Nanophthalmic eyes also seem to present scleral inelasticity which contributes to the vortex venous system outflow blockage and sequestration of extracellular fluid, resulting in increased incidence of choroidal congestion, choroidal detachment, exudative retinal detachment, and angle closure glaucoma.[1]

The performance of anterior lamellar sclerectomies, “scleral windows,” has been described in the treatment of exudative retinal detachment in nanophthalmic eyes.[1],[9],[10]

The authors present a case of nanophthalmos with exudative retinal detachment, submitted to two inferior lamellar sclerectomies.

  Case Report Top

A 50-year-old male patient with high hyperopia (+17.0 D sphere in both eyes) presented with progressive visual loss in the right eye (OD) for 1 year. His medical history included arterial hypertension. A positive first-degree family history of high hyperopia was present, including three siblings and his maternal grandmother.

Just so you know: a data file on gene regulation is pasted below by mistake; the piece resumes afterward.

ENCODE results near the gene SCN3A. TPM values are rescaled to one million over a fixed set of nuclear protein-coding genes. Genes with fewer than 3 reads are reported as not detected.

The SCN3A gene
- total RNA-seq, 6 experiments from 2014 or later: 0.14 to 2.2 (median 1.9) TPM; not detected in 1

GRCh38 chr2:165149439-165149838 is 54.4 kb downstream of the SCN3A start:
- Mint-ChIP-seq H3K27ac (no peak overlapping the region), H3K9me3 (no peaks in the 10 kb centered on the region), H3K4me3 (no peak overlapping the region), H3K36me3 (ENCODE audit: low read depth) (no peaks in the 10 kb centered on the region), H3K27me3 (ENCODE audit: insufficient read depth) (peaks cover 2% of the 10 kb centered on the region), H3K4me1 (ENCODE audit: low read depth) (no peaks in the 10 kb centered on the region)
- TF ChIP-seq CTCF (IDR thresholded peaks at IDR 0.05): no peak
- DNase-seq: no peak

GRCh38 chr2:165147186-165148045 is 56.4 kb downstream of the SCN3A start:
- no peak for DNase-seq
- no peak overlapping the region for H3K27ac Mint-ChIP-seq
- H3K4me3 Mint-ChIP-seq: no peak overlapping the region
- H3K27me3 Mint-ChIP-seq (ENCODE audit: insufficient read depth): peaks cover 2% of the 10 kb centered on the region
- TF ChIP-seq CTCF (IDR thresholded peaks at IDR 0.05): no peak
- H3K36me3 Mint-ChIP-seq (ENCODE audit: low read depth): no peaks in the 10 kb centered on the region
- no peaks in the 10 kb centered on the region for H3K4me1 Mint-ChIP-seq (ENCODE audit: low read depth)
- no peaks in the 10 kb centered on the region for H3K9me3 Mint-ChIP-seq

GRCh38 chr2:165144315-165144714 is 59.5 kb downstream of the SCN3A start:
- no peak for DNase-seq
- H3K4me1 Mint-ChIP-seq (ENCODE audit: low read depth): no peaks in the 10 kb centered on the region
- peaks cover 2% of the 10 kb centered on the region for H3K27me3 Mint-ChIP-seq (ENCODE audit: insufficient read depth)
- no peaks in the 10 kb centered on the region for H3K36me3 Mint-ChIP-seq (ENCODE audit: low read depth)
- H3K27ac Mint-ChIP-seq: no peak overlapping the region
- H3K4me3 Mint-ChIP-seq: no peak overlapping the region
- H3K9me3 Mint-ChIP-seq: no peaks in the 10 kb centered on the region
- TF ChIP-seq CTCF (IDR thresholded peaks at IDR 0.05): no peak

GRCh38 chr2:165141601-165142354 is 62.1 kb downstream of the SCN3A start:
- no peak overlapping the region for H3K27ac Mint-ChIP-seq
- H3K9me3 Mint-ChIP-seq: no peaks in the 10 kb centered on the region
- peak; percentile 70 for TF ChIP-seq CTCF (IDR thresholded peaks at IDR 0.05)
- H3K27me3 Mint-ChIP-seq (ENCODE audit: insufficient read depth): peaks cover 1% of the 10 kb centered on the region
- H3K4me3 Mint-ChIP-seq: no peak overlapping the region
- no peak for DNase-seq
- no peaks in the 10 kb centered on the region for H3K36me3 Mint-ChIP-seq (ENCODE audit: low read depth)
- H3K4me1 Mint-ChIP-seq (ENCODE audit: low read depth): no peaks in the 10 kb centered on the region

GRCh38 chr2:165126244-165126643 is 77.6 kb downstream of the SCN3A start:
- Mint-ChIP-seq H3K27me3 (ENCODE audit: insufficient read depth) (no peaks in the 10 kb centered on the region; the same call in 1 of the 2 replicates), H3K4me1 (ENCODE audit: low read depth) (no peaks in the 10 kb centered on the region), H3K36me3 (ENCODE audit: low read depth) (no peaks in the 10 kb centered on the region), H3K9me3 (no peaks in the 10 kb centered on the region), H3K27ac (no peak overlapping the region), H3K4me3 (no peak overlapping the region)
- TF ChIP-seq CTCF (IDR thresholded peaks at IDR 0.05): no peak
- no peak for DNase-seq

On examination, the best-corrected visual acuity was 20/400 in both eyes (OU). The patient was phakic and slit lamp examination showed transparent media and shallow anterior chambers, which by gonioscopy the trabecular meshwork could be identified in OU; intraocular pressure (IOP) was 16 mmHg in the OD and 17 mmHg in the OS. Dilated fundus examination showed subretinal fluid in the OD [Figure 1].
Figure 1: Right eye exudative retinal detachment and vascular tortuosity

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Posterior-segment optical coherence tomography (OCT) revealed cystoid macular edema (CME) in OU, with a cystoid foveal degeneration-like pattern associated with great disruption and atrophy of outer layers in the OS; OCT also showed a neurosensory retinal detachment in the OD [Figure 2] and [Figure 3].